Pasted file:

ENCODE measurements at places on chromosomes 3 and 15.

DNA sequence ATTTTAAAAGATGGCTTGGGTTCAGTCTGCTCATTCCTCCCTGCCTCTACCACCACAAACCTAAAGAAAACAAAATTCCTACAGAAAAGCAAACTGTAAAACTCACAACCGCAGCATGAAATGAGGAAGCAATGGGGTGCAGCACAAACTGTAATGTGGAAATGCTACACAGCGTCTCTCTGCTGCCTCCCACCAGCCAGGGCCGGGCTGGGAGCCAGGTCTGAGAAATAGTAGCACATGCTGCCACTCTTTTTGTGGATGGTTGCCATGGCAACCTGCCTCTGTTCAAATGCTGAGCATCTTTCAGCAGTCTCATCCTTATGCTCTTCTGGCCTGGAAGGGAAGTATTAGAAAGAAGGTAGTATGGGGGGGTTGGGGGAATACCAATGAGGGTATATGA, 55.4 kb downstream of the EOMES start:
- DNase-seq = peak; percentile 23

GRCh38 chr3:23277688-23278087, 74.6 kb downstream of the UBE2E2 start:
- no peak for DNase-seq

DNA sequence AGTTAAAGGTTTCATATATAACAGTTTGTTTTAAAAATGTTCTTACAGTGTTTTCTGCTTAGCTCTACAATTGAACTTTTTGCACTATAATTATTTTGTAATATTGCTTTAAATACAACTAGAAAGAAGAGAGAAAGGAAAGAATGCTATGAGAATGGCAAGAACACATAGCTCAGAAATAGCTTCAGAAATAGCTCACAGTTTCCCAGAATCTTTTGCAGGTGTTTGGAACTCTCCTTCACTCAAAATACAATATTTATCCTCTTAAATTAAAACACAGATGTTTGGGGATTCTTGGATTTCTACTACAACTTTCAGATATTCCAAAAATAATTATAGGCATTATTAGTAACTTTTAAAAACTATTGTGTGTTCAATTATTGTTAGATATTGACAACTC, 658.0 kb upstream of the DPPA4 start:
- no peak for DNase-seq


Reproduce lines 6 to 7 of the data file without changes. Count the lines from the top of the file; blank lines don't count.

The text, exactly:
DNA sequence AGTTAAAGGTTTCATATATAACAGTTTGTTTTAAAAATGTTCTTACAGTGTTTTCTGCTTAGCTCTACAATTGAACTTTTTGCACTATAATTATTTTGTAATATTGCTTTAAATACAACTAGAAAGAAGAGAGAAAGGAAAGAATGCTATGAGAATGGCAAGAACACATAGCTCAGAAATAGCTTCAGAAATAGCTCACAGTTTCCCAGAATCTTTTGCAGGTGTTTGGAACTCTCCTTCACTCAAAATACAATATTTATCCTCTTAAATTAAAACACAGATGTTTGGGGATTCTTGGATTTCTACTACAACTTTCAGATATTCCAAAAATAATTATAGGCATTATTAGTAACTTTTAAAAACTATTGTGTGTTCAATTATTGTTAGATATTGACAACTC, 658.0 kb upstream of the DPPA4 start:
- no peak for DNase-seq